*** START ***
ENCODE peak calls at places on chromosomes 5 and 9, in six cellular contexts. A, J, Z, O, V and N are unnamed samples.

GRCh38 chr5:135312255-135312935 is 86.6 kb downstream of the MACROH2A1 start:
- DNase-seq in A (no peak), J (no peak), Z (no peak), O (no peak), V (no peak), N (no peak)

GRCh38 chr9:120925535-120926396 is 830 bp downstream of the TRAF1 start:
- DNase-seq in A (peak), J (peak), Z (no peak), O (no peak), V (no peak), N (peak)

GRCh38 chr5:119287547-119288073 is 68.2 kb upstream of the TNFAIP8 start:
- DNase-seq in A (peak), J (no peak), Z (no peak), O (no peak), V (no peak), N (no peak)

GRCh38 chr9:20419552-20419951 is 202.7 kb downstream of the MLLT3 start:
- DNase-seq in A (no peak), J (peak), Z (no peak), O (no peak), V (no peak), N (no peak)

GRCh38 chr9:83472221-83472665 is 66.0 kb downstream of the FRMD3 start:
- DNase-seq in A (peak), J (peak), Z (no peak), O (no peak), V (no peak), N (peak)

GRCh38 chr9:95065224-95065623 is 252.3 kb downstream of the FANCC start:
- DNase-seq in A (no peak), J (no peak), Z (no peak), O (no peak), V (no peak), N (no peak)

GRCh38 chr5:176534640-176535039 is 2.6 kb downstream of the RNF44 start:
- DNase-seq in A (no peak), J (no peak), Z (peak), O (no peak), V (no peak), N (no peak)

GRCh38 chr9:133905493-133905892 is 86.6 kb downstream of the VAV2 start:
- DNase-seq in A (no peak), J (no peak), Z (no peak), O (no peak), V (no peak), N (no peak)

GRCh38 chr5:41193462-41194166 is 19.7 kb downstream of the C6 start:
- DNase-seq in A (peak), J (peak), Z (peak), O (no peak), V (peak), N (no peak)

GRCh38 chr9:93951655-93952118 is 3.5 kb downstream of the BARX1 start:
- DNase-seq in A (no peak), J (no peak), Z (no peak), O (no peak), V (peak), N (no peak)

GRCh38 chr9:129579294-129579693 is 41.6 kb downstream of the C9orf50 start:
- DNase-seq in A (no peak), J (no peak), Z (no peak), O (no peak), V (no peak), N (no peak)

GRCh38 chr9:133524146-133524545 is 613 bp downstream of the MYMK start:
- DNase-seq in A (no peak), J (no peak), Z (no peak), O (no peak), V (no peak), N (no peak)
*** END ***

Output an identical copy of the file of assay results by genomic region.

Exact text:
ENCODE peak calls at places on chromosomes 5 and 9, in six cellular contexts. A, J, Z, O, V and N are unnamed samples.

GRCh38 chr5:135312255-135312935 is 86.6 kb downstream of the MACROH2A1 start:
- DNase-seq in A (no peak), J (no peak), Z (no peak), O (no peak), V (no peak), N (no peak)

GRCh38 chr9:120925535-120926396 is 830 bp downstream of the TRAF1 start:
- DNase-seq in A (peak), J (peak), Z (no peak), O (no peak), V (no peak), N (peak)

GRCh38 chr5:119287547-119288073 is 68.2 kb upstream of the TNFAIP8 start:
- DNase-seq in A (peak), J (no peak), Z (no peak), O (no peak), V (no peak), N (no peak)

GRCh38 chr9:20419552-20419951 is 202.7 kb downstream of the MLLT3 start:
- DNase-seq in A (no peak), J (peak), Z (no peak), O (no peak), V (no peak), N (no peak)

GRCh38 chr9:83472221-83472665 is 66.0 kb downstream of the FRMD3 start:
- DNase-seq in A (peak), J (peak), Z (no peak), O (no peak), V (no peak), N (peak)

GRCh38 chr9:95065224-95065623 is 252.3 kb downstream of the FANCC start:
- DNase-seq in A (no peak), J (no peak), Z (no peak), O (no peak), V (no peak), N (no peak)

GRCh38 chr5:176534640-176535039 is 2.6 kb downstream of the RNF44 start:
- DNase-seq in A (no peak), J (no peak), Z (peak), O (no peak), V (no peak), N (no peak)

GRCh38 chr9:133905493-133905892 is 86.6 kb downstream of the VAV2 start:
- DNase-seq in A (no peak), J (no peak), Z (no peak), O (no peak), V (no peak), N (no peak)

GRCh38 chr5:41193462-41194166 is 19.7 kb downstream of the C6 start:
- DNase-seq in A (peak), J (peak), Z (peak), O (no peak), V (peak), N (no peak)

GRCh38 chr9:93951655-93952118 is 3.5 kb downstream of the BARX1 start:
- DNase-seq in A (no peak), J (no peak), Z (no peak), O (no peak), V (peak), N (no peak)

GRCh38 chr9:129579294-129579693 is 41.6 kb downstream of the C9orf50 start:
- DNase-seq in A (no peak), J (no peak), Z (no peak), O (no peak), V (no peak), N (no peak)

GRCh38 chr9:133524146-133524545 is 613 bp downstream of the MYMK start:
- DNase-seq in A (no peak), J (no peak), Z (no peak), O (no peak), V (no peak), N (no peak)